Welcome to Pyramiden. Svalbard. Spitsbergen. Norway

An apartment building in Pyramiden. Svalbard. Spitsbergen. Norway

An apartment building in Pyramiden.

The workers were not allowed to stay for more than two years, both to prevent depression during polar nights, but also to give the opportunity to others to work and save money to start a new life back at the mainland.

The houses in the town were modern, the culture center had a concert hall and a sports room, they had a nice swimming pool, a large cantina and a hotel. And even imported grass from the Soviet Union!

The decline started with the fall of the Soviet Union, and combined with the tragic plane crash in 1996, where most of the deceased were workers at Pyramiden, it was the beginning of the end for the settlement. In 1998 most of the workers left the town, and left everything behind. Maybe they thought things would get better and they would move back some day, or maybe it was just too expensive to move everything. The theories are many.

After being deserted for 10 years, some Russians started to inhabit Pyramiden again in 2008 to attract tourists. Today there are only two buildings that has electricity, and most of the houses are locked up. No one are allowed to enter the buildings without permission, but the guided tour takes you inside some of them to witness the grandness of the glory days. Today there are 3-4 persons living in Pyramiden all year around to maintain the buildings, while there are about 10 extra people during the season.

It is a very special experience walking around a ghost town like Pyramiden. It seemed dead quiet, but all of a sudden a fox came sneaking around a corner, curiously following the group at safe distance.

The mines behind Pyramiden. Pyramiden. Svalbard. Spitsbergen. Norway A fox sneaking around. Pyramiden. Svalbard. Spitsbergen. Norway

Arriving at the cultural center, we were allowed to walk freely inside. The house is pretty run down, but if you look closely, you can still see some of the fine details; such as the engraved polar bear on the floor downstairs.

Lenin in front of the cultural center. Pyramiden. Svalbard. Spitsbergen. Norway The world's northernmost statue of Lenin. Pyramiden. Svalbard. Spitsbergen. Norway

A polar bear engraved in the floor. Pyramiden. Svalbard. Spitsbergen. Norway

A polar bear engraved in the floor.

Several music instruments were scattered around in different rooms, once used to play music in the concert hall. Pyramiden was a haven where they could listen to music that was banned elsewhere in the Soviet Union, like for instance jazz.

One of the many instruments left in the cultural center. Pyramiden. Svalbard. Spitsbergen. Norway The entertainment room in thge cultural center. Pyramiden. Svalbard. Spitsbergen. Norway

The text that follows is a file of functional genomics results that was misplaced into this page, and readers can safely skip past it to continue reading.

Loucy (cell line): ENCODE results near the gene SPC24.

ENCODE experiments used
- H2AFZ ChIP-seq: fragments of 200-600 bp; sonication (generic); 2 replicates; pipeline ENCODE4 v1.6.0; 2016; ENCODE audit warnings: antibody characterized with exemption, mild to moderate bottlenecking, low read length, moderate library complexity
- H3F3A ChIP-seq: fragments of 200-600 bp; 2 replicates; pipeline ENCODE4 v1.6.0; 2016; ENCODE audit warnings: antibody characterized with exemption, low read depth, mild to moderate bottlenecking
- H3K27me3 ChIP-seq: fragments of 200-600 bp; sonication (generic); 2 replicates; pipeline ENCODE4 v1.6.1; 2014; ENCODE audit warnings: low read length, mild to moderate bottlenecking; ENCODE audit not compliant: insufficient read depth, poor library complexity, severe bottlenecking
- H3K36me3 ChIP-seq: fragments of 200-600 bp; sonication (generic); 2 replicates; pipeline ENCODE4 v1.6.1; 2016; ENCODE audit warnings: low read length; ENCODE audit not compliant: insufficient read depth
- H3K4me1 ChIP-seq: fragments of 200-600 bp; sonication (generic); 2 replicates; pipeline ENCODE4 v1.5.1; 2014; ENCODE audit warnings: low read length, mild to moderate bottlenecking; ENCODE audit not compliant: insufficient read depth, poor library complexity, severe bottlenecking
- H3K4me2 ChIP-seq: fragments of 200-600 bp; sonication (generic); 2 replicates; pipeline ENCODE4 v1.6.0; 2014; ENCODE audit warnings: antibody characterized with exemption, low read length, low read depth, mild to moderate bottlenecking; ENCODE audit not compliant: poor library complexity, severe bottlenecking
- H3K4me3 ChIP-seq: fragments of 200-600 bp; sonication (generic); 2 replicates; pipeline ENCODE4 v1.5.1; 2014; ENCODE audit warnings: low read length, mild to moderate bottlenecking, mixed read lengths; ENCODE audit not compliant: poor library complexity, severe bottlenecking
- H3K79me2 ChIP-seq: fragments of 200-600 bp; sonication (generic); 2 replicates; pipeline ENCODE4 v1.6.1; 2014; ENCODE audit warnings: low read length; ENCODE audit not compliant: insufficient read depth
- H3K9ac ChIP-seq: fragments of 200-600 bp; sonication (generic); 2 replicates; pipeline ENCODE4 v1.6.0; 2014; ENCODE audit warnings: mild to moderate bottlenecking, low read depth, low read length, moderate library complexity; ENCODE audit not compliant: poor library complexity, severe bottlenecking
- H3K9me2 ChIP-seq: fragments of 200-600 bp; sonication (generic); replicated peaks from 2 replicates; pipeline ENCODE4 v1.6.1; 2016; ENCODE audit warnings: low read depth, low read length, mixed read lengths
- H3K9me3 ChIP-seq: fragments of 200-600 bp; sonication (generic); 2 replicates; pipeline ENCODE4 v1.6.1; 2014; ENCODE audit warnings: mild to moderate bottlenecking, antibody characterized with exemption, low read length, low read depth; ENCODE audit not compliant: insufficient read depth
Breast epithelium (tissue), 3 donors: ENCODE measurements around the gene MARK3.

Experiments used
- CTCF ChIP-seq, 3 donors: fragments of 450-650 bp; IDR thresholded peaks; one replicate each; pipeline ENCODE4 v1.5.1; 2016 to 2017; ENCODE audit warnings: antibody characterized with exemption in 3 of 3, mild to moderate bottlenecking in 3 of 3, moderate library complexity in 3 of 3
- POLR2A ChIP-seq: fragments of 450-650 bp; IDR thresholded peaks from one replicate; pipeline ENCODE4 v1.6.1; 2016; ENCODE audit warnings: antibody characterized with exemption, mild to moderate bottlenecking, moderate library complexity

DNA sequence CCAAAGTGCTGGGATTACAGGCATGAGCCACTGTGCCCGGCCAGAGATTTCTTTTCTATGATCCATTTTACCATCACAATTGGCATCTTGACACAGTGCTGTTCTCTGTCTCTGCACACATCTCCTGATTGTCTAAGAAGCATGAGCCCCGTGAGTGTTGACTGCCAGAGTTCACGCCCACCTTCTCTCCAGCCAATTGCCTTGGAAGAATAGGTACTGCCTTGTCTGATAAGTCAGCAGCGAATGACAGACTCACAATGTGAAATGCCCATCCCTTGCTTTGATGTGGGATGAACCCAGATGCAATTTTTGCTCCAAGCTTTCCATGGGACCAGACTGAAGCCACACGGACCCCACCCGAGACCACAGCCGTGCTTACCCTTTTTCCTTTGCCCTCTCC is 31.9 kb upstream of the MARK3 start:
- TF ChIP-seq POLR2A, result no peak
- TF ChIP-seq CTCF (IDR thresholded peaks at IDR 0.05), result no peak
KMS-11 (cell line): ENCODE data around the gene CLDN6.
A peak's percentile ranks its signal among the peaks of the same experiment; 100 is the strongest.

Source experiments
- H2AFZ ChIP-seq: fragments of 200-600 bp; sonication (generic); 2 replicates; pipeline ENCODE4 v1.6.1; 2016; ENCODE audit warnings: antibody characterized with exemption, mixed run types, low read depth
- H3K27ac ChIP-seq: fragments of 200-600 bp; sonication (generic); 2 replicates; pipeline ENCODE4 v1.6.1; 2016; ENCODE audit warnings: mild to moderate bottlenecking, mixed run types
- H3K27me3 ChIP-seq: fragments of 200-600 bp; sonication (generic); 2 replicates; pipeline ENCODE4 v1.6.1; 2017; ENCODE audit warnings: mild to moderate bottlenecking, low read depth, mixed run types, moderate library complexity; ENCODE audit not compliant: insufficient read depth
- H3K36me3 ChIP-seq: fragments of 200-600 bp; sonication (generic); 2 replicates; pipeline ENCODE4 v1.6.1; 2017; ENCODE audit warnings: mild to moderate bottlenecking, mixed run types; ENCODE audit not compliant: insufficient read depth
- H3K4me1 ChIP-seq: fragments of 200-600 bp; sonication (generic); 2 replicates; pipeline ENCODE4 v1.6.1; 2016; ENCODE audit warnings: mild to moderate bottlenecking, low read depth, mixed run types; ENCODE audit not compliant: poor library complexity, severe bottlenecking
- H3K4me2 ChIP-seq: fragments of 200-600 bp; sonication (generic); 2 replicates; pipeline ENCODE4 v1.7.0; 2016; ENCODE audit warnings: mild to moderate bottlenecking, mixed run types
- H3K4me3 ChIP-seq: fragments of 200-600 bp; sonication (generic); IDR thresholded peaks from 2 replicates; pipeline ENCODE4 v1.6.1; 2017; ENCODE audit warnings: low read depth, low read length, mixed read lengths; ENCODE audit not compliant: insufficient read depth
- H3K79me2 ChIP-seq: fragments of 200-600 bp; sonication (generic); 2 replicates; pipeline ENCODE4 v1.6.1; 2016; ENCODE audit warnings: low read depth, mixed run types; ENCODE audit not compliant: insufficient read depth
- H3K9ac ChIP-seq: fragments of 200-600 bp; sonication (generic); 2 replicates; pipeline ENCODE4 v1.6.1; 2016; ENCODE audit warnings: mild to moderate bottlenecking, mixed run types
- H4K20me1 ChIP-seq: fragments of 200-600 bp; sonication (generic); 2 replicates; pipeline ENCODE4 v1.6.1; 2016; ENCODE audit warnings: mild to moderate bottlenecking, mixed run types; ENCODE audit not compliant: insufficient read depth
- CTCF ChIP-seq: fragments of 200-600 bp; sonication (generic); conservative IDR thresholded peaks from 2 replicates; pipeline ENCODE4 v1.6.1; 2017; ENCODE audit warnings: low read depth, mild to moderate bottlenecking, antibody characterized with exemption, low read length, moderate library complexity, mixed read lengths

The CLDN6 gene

The sports hall had a thick layer of dust on the floor, and reminded me of the sports room in another former Soviet area; the cultural center in Pripyat in Chernobyl

The sport hall in the cultural center. Pyramiden. Svalbard. Spitsbergen. Norway

The stairs inside the cultural center. Pyramiden. Svalbard. Spitsbergen. Norway

Standing at the porch of the cultural center, you can look out at the whole city of Pyramiden, with the glacier and the mountains as a beautiful backdrop. And the back head of the northernmost statue of Lenin, that enjoy the same view.

Lenin looking out over Pyramiden and Nordenskiöldbreen. Pyramiden. Svalbard. Spitsbergen. Norway

Lenin looking out over Pyramiden and Nordenskiöldbreen.

Pyramiden and the glacier. Pyramiden. Svalbard. Spitsbergen. Norway Pyramiden town. Pyramiden. Svalbard. Spitsbergen. Norway

The large cantina looked like a nice ballroom, with wooden floor, large windows, flowery wallpaper, and a large mosaic art piece above the staircase. Back at the kitchen the relics of the state-of-the-art equipment from that time remains.

The cantina. Pyramiden. Svalbard. Spitsbergen. Norway

Care for some ice cream. Pyramiden. Svalbard. Spitsbergen. Norway

Care for some ice cream?

The main staircase in the cantina. Pyramiden. Svalbard. Spitsbergen. Norway Mosaic art in the cantina. Pyramiden. Svalbard. Spitsbergen. Norway The main room in the cantina. Pyramiden. Svalbard. Spitsbergen. Norway Inside the cantina. Pyramiden. Svalbard. Spitsbergen. Norway The kitchen in the cantina. Pyramiden. Svalbard. Spitsbergen. Norway

Our last stop was at the hotel. Originally built in 1989, it still has the Soviet style even though part has been renovated to be more modern. The room where the bar is situated still has the original walls and ceilings, but the bar is new. And rich. Not in the sense of money, as the prices are quite cheap, but the selection is wide. They have their own beer and vodka as well. I of course had to try them both. Apparently, Russians have a tradition to drink alcoholic beverages containing the same % of alcohol as the latitude they are at, so if you feel adventurous, you can get a strong shot. Being at 79°, I did not feel the need to act like a local. Regular vodka was enough.

The hotel bar. Pyramiden. Svalbard. Spitsbergen. Norway The local vodka in the bar. Pyramiden. Svalbard. Spitsbergen. Norway